We need to be forgiving. I have to admit that it’s hard to deal with a stubborn child. It’s hard to forgive if your child keeps testing you. I’ve learned to be more forgiving through Timmy. You see, after we spank him, said our sorry’s and I-forgive-you’s Timmy is back to his normal self. He would play with us. Show sweet gestures as if he wasn’t bawling a few minutes ago. He, too, was forgiving of mommy and daddy. Sometimes after I discipline him I still feel irritated but his natural response of wanting to be with me again taught me that this is what forgiveness is all about. You forget and move on.
Folly is bound up in the heart of a child, but the rod of discipline drives it far from him.
We need to be patient. Our children are not robots programmed to do anything we ask them to do. They have free will just like the rest of us. We need to patiently mentor them. Guide them, explain things to them, and pray for them. Even if it means having to teach the same things over and over again, we need to just press on and do it until they fully understand. I realized that I can’t give up and just let him go on showing these behaviors just because I’m tired of it.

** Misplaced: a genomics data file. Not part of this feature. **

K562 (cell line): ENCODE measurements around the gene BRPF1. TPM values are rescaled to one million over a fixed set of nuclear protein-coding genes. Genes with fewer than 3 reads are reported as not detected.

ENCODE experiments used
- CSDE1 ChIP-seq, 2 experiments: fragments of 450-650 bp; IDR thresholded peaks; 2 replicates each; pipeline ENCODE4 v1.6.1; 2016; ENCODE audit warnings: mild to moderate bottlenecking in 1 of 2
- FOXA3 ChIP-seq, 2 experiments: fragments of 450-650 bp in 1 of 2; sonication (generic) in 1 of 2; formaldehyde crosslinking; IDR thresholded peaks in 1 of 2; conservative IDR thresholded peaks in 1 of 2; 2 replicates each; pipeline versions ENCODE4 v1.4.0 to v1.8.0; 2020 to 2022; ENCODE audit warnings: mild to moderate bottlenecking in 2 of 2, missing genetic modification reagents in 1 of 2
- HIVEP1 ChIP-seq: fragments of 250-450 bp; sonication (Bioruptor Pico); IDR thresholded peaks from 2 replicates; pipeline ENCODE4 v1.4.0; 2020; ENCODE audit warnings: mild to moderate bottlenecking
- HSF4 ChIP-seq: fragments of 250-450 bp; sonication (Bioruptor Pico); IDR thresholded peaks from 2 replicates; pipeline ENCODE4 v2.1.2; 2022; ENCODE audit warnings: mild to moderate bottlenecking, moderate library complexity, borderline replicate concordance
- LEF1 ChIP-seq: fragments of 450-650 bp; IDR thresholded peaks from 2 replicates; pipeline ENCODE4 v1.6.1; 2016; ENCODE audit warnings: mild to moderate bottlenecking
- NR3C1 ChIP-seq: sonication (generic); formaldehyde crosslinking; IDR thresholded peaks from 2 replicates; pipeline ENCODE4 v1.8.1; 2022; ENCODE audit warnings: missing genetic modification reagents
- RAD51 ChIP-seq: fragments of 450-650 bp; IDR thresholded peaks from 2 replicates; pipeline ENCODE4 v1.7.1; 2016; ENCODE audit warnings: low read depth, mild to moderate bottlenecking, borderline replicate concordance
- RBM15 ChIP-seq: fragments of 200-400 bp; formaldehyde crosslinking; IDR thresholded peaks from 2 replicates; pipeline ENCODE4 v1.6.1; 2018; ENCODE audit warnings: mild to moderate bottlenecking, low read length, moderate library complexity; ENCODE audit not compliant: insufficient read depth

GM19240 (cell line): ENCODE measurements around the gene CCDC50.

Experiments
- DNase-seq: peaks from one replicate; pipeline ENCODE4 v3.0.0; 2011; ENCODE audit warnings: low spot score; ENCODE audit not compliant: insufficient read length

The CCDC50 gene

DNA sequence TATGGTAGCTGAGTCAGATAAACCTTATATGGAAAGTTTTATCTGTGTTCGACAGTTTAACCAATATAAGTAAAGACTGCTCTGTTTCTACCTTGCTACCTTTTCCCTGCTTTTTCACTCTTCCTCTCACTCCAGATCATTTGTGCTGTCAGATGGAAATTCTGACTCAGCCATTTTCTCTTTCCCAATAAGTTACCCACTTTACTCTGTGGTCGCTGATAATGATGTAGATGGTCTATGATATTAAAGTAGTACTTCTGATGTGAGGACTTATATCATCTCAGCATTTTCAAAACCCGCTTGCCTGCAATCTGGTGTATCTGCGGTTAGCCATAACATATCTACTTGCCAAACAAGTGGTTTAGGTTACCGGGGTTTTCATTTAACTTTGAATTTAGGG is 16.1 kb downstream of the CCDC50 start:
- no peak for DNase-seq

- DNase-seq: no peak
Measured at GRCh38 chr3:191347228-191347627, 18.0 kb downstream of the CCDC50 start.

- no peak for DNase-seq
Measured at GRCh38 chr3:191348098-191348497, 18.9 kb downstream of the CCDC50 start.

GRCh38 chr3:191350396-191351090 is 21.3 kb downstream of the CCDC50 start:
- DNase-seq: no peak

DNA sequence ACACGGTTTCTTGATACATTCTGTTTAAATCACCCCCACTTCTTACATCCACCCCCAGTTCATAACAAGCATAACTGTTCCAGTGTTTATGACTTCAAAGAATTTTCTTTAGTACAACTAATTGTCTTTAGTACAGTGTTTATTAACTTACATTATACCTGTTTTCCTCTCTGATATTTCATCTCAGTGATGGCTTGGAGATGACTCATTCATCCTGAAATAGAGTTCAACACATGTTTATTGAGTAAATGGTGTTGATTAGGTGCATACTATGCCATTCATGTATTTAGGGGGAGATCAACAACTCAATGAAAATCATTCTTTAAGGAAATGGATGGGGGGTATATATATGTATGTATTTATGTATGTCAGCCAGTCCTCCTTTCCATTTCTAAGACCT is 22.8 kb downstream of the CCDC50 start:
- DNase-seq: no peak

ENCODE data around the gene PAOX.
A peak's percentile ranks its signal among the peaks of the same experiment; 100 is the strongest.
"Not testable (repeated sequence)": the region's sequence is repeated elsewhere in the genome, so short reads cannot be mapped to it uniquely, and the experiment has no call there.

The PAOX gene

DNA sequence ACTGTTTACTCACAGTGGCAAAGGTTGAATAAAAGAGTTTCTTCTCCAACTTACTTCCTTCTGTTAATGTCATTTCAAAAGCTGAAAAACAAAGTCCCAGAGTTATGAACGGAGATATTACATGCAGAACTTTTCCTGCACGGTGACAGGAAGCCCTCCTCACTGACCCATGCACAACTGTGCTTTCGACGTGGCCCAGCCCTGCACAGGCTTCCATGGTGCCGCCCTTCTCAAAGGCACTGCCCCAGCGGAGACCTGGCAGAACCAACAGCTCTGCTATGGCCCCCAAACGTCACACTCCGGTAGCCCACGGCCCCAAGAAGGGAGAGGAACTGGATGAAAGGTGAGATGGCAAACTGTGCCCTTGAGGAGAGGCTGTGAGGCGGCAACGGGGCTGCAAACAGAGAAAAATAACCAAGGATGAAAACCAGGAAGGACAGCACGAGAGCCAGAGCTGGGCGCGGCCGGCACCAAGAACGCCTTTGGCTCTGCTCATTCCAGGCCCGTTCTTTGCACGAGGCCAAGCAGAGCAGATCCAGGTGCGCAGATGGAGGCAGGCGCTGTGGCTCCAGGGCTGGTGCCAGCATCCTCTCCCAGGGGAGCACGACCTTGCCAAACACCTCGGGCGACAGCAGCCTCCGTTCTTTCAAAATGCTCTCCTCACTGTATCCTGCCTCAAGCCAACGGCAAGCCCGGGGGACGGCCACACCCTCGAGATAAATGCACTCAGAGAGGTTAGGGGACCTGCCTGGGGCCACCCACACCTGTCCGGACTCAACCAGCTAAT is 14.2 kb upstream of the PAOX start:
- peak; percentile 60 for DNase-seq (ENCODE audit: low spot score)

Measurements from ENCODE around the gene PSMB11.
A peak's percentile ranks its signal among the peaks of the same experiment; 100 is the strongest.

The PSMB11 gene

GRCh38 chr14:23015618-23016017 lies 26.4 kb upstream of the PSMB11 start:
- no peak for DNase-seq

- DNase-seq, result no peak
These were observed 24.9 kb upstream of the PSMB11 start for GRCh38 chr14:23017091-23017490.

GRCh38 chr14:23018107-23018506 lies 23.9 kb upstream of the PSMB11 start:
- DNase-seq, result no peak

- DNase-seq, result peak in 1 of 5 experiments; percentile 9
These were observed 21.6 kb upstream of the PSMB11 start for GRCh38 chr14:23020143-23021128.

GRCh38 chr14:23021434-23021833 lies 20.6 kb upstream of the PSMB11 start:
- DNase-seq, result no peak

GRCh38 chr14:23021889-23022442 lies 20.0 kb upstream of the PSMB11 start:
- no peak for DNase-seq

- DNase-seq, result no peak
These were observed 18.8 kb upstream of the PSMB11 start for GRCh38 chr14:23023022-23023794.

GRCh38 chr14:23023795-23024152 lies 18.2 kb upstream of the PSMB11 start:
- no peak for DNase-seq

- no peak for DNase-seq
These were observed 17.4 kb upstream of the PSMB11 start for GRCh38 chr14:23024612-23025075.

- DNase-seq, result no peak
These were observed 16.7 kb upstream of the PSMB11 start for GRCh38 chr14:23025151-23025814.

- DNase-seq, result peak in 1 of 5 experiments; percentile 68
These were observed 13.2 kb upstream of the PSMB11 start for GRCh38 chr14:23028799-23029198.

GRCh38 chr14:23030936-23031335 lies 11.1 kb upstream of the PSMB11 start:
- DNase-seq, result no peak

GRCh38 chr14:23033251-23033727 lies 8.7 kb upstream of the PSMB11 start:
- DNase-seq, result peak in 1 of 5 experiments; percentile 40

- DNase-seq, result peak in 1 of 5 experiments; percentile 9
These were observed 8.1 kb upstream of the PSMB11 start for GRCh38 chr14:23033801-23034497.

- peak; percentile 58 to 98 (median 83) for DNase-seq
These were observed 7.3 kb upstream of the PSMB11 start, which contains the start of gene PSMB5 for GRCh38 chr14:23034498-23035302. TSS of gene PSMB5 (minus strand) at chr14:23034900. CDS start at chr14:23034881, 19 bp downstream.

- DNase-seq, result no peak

The rod and reproof give wisdom, but a child left to himself brings shame to his mother.
We need to show tough love. Not everyone believes in disciplining or spanking their children. But tough love is the only way kids learn. Even us adults, we learn the most from our most painful experiences. You don’t learn by cruising through life. You learn from its ups and downs. Tough love makes our children realize that there are consequences to their actions. It makes them realize that their decision to disobey mommy and daddy is wrong. Tough love may hurt but it only hurts for a while. The lesson sticks for a long time.
For the moment all discipline seems painful rather than pleasant, but later it yields the peaceful fruit of righteousness to those who have been trained by it. I can’t say that it’s over and we’re all done disciplining Timmy. He really improved a lot after that week and we can only praise and thank God for that. We know that in the future he will have other behaviors that we have to deal with but we’re taking it one day at a time. God is the same with us. He always keeps an eye on us, disciplining us (even as adults) when we stray far from Him. Not because He’s a possessive God but because He’s a loving God. He knows when we’re headed for destruction and discipline prevents that from happening.
Know then in your heart that, as a man disciplines his son, the Lord your God disciplines you.
What a week it has been but it was full of lessons for all three of us. We show our love to our son through so many things like spending time with him, buying him the stuff that he wants, taking care of him, teaching him, and playing with him. But I guess disciplining him is the form of love that truly helps in molding his character. It’s the most difficult expression of love yet the most fruitful in the long run. 🙂